1. Do an honest evaluation of your garden. What worked this year? What wouldn’t you repeat next year? Do yourself a favor and start a list now that you can use when you shop next spring. Fall is also a good time of year to evaluate:
- Which plants need to be divided
- Which plants should be moved to a better spot in the garden
- Where you need more privacy or screening for less-than-ideal views
- Where you could use more plants with fall color/interest
2. Remove annuals from containers and landscapes. It was a great run, but by the time fall rolls around, it’s time for the annuals to go and store your pots away for winter. It can be tough to do since long bloomers like Supertunia Vista® Bubblegum® and Salvia Rockin’® Playin’ the Blues® can still look great in the fall, but once frost hits you’ll wish you had pulled them sooner. Healthy annuals can be composted; any diseased plants should be disposed of.
3. Fall is for planting! Still-warm soil and relatively cool air temperatures promote healthy root growth in plants that return each year. Take advantage of end of season sales on trees and shrubs at local nurseries, and divide or move perennials around the garden in fall. Ideally, give the roots at least six weeks to settle into their new home before the ground freezes.
4. Plant spring blooming bulbs. Fall is the best time to plant spring flowering bulbs like tulips, daffodils, crocuses, and a wide variety of others you’ll find at your local garden center this time of year. Pair them with perennials like Shadowland® hostas and ‘Cat’s Meow’ catmint so the bulbs’ foliage will be hidden by the time it goes dormant.
If squirrels, voles or chipmunks are a problem in your garden, spray the bulbs with an animal repellant before you plant them or cover them with a layer of chicken wire to prevent animals from digging them back up.
5. Cut select perennials back. Once your perennials have gone dormant, it’s a good idea to clean at least some of their foliage out of garden beds. We typically cut them right down to the ground. This is especially important around plants like hostas that have received slug damage during the growing season. Slugs lay their eggs in the dormant foliage, and removing it in fall will cut down on slug issues the following year. Fall is not the best time to prune shrubs.
DO NOT cut these perennials back in fall:
- Evergreen or semi-evergreen perennials like pinks (Dianthus), coral bells (Heuchera), foamy bells (Heucherella), foamflower (Tiarella), creeping phlox (Phlox subulata), bugleweed (Ajuga) and red hot poker (Kniphofia)
- Perennials with woody stems like rose mallow (Hibiscus), Russian sage (Perovskia), lavender (Lavandula), butterfly bush (Buddleia)
- Perennials with winter interest like False Indigo (Baptisia), coneflowers (Echinacea), Prairie Winds® ornamental grasses, Rock ‘n Grow autumn stonecrop (Sedum), ornamental onion (Allium), Lenten roses (Helleborus)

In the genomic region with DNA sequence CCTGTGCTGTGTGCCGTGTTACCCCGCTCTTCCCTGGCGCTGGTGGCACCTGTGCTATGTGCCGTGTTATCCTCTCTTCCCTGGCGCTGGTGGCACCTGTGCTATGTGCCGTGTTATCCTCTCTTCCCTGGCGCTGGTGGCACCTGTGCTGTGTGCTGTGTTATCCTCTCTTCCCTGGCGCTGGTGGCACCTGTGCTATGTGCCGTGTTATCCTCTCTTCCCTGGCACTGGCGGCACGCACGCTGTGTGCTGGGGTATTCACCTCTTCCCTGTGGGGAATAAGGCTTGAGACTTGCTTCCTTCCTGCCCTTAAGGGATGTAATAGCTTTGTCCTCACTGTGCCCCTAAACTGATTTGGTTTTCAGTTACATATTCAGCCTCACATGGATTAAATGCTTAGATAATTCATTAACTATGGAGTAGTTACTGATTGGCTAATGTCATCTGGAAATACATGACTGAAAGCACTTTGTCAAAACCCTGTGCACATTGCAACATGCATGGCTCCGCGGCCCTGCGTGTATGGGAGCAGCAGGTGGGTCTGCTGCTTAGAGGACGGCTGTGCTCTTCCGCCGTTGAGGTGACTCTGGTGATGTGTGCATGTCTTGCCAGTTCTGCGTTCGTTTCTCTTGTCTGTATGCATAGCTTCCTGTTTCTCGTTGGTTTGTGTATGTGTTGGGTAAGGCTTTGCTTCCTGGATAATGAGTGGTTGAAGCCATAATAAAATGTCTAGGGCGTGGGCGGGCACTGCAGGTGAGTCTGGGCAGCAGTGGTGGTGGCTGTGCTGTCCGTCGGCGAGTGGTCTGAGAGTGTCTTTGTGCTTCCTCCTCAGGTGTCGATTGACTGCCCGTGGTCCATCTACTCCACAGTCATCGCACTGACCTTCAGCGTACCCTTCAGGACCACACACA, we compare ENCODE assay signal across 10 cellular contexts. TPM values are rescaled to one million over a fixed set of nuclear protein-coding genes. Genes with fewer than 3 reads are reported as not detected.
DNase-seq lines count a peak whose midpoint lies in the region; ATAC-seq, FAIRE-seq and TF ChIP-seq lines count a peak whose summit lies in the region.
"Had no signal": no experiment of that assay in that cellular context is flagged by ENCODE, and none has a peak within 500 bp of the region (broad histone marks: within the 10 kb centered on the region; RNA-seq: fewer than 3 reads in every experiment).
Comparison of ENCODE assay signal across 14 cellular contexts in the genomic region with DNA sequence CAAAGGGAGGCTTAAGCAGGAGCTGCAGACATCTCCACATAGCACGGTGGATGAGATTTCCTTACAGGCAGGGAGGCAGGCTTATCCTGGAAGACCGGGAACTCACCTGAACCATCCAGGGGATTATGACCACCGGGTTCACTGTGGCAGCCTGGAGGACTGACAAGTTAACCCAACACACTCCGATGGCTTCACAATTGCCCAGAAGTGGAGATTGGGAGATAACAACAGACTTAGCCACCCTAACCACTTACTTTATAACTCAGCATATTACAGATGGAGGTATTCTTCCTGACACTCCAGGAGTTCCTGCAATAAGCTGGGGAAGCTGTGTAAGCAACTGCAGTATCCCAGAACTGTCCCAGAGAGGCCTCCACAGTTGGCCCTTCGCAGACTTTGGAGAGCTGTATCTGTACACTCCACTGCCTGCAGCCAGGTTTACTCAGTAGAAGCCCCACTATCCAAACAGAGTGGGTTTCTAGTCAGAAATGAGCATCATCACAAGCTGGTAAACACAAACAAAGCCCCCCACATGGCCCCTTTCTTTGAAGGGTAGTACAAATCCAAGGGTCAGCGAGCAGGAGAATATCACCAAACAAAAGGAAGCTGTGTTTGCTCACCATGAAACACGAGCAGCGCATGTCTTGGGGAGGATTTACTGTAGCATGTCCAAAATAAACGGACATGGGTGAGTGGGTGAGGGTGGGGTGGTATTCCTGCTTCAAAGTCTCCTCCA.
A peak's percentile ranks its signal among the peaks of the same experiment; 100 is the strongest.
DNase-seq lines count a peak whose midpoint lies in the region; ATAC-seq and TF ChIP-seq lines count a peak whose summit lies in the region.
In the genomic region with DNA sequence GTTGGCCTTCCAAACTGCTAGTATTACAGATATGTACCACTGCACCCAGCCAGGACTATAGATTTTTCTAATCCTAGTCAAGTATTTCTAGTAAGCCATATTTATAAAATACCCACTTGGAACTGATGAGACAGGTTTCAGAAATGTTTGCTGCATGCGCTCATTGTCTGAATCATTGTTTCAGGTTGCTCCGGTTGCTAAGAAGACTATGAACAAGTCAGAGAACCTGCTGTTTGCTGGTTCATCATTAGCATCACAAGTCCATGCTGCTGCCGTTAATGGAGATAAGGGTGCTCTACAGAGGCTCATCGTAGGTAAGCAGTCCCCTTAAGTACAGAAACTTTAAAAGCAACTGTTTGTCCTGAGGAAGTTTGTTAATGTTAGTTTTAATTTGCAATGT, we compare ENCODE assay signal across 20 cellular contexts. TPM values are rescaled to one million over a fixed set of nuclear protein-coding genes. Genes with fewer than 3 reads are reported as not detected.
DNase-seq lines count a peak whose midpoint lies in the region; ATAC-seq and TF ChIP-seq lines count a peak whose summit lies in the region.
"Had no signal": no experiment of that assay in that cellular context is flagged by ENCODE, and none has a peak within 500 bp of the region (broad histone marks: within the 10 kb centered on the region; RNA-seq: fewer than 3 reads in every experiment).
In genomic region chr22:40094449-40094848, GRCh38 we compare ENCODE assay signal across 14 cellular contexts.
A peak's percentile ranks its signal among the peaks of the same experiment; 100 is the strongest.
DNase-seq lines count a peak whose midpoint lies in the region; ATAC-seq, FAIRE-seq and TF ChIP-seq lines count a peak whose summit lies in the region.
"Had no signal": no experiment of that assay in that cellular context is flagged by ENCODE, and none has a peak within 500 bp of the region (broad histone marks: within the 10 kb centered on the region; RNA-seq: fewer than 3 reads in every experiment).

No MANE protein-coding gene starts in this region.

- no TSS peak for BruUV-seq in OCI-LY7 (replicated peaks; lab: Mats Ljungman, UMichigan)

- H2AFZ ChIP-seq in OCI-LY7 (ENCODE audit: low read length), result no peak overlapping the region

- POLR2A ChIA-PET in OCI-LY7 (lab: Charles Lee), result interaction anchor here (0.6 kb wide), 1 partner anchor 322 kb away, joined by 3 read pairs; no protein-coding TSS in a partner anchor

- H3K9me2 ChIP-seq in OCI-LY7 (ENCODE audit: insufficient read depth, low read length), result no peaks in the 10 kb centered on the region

6. Dispose of diseased foliage. While most of the plants you cut back in fall can go in your compost pile, you’ll want to avoid putting any plants with diseased foliage there. That’s because most compost piles don’t heat up enough to kill diseases, and you don’t want to risk spreading them back into your garden next year. Gather as much of the diseased foliage as you can, bag and seal it, then dispose of it in the trash.
7. Bring the outdoors in. Fall is the perfect time to gather cut branches and dried flowers from the garden to use in your indoor decorating projects. Hydrangea flowers, berried branches, ornamental grass plumes, and plants with seed pods can all be brought indoors this time of year.
8. Continue to water the garden. While it might look like your plants are going to sleep, their roots are still actively growing in fall. Evergreen perennials, shrubs and trees, as well as anything you’ve recently planted, will need to be watered until the ground starts to freeze. If you live in an area that receives abundant rain in fall, you might not need to provide much supplemental water. But if rainfall is less reliable, water deeply at least once per week.
9.Rake, shred, and mulch with leaves. Nature delivers natural mulch at our feet every fall when deciduous trees drop their leaves. Finely textured leaves from willow trees or honey locusts will easily degrade on their own and don’t need to be raked. But broad leaves from maple, sycamore, oak trees and the like become matted down and take a long time to decompose on their own, potentially smothering your grass and perennials. These kinds of leaves should be raked out of garden beds and mowed on the lawn.
It may seem counterintuitive, but it's a good idea to spread the shredded leaves back onto your garden beds as mulch in late fall as the ground begins to freeze. Doing so will keep weeds at bay, insulate your plants over the winter months, and enrich the soil as the leaves break down.
|10. Protect sensitive and newly planted perennials and shrubs. If you’re pushing the hardiness zone on a few of your plants, heaping a pile of shredded leaves or evergreen boughs on top of them once they are dormant may help them make it through the winter. This same technique works for plants with cold sensitive buds like some Hydrangea macrophylla cultivars.
Additionally, it’s a good idea to mulch newly planted perennials and shrubs that aren’t well-rooted in yet to prevent the rootball from heaving out of the ground during the freeze/thaw cycles of winter. Mulch helps to keep the soil at a more consistent temperature.
Bonus Task #11: Start dreaming about next year’s garden! It’s never too early to start planning for spring. Hope springs eternal in the garden.